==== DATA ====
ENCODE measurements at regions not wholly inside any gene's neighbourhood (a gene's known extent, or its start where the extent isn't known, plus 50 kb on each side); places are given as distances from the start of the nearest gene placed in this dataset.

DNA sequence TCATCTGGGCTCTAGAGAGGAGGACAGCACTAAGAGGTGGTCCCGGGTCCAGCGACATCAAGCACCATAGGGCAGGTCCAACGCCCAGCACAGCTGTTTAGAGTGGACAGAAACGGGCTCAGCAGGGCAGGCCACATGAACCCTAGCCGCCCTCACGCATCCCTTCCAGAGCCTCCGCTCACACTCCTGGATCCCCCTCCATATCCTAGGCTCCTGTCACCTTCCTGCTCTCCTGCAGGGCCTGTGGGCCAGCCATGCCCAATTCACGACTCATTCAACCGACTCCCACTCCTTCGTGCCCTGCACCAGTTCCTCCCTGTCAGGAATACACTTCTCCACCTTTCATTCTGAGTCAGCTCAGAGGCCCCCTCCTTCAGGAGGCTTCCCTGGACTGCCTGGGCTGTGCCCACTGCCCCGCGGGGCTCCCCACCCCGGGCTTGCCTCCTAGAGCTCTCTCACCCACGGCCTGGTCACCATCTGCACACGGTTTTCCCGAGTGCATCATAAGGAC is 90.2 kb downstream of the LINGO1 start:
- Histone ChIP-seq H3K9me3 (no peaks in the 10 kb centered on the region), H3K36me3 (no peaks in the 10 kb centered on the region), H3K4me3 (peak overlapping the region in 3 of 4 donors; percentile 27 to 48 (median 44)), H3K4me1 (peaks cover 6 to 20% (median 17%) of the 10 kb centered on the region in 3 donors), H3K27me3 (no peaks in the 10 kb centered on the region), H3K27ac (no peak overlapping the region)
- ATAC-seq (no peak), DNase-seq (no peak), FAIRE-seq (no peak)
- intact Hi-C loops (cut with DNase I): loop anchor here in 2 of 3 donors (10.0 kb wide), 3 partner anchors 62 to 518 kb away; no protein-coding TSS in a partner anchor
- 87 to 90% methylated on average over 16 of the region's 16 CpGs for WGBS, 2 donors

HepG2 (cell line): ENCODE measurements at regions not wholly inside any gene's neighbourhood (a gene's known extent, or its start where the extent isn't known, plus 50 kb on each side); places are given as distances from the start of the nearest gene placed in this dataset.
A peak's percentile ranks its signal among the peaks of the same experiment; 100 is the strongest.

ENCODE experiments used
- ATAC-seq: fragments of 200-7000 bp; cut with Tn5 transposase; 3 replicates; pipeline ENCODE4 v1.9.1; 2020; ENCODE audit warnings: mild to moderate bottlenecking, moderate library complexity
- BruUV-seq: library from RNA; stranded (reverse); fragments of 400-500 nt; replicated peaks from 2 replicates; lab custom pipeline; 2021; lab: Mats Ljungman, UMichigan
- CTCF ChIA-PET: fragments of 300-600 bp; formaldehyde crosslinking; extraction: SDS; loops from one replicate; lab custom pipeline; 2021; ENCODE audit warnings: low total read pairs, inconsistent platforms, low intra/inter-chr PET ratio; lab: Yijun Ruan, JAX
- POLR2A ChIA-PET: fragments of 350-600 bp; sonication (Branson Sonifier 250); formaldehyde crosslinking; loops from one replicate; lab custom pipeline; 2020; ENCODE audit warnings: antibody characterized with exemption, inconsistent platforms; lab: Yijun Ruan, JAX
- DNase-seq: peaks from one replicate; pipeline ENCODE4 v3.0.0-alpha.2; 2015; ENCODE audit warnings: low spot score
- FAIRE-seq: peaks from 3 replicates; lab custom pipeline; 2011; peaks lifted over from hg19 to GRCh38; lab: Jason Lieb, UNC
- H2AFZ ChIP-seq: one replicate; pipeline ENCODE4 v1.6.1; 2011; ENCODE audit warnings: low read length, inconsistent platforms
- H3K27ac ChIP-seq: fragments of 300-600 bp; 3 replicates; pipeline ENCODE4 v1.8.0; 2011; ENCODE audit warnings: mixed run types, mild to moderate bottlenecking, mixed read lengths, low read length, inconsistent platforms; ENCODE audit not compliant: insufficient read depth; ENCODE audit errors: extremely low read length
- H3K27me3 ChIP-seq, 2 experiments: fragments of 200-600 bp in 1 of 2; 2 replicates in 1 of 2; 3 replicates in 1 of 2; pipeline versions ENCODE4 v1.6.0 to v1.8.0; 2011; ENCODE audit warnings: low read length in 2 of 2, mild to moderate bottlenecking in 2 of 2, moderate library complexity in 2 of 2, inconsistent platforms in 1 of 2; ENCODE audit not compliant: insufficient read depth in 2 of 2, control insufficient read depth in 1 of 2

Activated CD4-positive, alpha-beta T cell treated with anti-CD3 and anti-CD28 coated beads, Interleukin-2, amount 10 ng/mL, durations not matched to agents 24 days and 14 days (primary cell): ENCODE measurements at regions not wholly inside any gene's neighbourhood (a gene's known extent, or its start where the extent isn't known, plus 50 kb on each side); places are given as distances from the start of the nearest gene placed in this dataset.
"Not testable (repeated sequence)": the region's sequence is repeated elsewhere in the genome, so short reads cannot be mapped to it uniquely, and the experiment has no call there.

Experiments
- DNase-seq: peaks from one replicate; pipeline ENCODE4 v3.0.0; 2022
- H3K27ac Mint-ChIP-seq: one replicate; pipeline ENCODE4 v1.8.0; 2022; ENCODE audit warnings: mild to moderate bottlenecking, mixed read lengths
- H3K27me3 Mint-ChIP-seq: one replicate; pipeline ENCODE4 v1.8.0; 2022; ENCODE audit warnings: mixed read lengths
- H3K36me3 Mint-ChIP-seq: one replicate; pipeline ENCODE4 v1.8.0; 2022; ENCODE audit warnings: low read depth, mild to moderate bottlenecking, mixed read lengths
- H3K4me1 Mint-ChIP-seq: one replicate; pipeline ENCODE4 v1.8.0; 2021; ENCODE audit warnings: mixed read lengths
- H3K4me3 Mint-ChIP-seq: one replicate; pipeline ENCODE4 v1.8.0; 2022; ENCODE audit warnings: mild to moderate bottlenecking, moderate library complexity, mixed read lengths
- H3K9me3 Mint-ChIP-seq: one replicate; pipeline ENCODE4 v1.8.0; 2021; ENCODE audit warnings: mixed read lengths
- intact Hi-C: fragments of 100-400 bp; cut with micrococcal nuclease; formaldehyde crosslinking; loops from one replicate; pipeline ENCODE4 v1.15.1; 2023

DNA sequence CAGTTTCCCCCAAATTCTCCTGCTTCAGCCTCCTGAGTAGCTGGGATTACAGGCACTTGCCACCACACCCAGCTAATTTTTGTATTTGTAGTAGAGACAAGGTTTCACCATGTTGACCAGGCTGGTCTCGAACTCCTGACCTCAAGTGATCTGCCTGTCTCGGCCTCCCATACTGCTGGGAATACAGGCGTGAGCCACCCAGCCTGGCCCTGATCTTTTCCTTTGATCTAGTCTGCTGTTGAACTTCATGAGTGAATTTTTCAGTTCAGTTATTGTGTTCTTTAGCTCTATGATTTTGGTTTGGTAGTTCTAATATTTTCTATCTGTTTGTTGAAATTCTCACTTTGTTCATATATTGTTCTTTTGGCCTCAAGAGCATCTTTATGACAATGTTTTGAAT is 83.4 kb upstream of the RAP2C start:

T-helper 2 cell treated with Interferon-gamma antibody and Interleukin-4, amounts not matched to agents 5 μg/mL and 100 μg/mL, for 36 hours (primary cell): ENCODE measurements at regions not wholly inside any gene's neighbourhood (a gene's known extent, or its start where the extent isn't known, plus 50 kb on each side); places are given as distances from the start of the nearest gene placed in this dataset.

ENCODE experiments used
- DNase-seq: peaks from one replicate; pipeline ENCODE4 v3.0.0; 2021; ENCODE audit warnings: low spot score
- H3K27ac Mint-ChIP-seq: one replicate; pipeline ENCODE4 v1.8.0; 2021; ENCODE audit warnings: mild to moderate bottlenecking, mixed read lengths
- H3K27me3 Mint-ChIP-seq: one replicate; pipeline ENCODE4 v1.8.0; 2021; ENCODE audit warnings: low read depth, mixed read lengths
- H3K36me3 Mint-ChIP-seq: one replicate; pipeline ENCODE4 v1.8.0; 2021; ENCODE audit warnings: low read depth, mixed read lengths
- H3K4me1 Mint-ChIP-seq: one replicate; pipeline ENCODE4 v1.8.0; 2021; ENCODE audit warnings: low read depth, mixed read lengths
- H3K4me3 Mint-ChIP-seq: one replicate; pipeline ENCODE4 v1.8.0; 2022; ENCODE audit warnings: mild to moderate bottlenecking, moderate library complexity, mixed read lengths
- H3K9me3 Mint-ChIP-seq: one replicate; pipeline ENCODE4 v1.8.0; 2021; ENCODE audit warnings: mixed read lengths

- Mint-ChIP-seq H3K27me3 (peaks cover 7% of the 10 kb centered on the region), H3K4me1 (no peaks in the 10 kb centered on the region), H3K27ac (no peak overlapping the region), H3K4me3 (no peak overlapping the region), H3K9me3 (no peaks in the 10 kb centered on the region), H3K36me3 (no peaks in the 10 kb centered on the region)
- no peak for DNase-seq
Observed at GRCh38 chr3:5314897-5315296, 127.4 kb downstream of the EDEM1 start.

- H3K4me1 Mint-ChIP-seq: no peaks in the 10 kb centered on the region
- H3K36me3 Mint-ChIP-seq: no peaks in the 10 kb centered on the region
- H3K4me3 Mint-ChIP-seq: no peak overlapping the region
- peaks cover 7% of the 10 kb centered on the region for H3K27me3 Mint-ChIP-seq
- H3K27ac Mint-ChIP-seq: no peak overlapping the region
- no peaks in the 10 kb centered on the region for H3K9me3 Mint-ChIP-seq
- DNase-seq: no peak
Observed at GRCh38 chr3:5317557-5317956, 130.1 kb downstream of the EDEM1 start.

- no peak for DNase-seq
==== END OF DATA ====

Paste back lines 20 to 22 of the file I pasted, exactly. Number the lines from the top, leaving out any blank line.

"Not testable (repeated sequence)": the region's sequence is repeated elsewhere in the genome, so short reads cannot be mapped to it uniquely, and the experiment has no call there.

Experiments
- DNase-seq: peaks from one replicate; pipeline ENCODE4 v3.0.0; 2022